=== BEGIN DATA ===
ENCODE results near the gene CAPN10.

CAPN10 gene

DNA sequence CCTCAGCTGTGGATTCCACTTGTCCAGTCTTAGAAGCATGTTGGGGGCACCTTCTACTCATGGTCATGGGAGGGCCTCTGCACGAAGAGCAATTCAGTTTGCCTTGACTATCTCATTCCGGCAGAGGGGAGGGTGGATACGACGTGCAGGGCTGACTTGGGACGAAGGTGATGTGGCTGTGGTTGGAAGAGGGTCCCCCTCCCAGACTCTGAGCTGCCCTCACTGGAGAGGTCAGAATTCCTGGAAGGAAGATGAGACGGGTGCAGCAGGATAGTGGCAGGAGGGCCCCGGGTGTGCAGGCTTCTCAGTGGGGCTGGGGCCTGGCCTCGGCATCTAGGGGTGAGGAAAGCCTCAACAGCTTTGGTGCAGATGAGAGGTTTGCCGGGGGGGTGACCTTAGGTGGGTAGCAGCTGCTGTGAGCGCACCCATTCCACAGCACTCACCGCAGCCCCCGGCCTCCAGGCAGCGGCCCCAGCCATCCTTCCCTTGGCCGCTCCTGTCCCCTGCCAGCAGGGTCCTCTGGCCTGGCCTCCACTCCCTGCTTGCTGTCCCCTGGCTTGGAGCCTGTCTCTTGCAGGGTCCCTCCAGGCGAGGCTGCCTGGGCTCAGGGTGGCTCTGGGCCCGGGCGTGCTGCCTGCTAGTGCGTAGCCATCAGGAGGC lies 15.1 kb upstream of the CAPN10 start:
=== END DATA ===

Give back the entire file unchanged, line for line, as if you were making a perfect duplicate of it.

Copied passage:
ENCODE results near the gene CAPN10.

CAPN10 gene

DNA sequence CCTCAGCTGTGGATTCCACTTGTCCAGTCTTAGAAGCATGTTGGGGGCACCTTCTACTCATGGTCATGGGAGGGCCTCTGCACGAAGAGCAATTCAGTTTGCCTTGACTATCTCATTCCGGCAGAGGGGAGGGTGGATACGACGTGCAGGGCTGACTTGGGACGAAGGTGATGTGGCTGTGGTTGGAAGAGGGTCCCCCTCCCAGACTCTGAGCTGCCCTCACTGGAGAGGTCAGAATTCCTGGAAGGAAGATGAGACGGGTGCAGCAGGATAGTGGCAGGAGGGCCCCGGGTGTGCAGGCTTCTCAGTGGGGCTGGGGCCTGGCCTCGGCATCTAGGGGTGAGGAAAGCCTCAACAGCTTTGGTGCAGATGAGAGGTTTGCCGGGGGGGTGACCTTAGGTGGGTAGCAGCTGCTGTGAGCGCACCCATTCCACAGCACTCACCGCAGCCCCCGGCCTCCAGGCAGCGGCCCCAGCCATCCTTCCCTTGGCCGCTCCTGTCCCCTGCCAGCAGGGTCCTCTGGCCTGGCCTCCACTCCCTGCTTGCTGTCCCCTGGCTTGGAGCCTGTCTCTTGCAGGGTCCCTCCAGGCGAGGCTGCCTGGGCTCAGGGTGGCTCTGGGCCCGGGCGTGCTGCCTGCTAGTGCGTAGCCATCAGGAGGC lies 15.1 kb upstream of the CAPN10 start: